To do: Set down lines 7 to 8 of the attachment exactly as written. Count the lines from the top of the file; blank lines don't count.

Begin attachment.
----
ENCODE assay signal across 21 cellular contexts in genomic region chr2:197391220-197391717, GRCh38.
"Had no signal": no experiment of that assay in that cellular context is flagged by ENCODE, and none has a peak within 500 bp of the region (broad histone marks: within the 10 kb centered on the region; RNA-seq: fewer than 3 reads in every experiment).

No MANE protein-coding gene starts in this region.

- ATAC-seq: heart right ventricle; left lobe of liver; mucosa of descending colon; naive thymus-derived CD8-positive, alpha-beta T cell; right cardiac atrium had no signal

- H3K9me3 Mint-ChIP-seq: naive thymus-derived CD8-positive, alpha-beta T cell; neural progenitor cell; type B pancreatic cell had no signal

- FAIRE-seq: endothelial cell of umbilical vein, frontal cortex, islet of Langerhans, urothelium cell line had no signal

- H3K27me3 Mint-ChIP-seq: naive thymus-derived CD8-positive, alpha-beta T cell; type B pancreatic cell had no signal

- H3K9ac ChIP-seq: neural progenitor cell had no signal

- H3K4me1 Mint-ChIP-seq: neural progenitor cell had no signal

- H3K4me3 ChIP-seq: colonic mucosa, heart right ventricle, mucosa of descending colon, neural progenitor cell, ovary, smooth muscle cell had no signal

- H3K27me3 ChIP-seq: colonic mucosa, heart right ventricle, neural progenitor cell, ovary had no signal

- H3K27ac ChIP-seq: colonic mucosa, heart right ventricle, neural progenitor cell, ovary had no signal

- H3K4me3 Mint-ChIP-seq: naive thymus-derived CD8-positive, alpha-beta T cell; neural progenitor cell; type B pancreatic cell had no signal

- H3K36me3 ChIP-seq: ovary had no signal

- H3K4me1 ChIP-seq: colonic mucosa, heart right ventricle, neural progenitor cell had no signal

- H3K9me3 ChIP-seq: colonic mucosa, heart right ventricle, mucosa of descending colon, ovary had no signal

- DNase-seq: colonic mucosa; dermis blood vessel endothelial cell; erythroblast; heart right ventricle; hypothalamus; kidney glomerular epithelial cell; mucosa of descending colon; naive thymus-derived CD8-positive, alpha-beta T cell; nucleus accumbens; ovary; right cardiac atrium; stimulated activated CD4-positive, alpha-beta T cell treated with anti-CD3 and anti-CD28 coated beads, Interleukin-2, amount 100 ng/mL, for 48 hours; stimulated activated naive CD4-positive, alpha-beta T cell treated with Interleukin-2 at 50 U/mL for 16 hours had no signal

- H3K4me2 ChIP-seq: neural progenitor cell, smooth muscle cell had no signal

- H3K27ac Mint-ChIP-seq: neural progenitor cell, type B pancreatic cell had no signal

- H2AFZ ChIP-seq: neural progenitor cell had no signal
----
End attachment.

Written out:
- H3K27me3 Mint-ChIP-seq: naive thymus-derived CD8-positive, alpha-beta T cell; type B pancreatic cell had no signal

- H3K9ac ChIP-seq: neural progenitor cell had no signal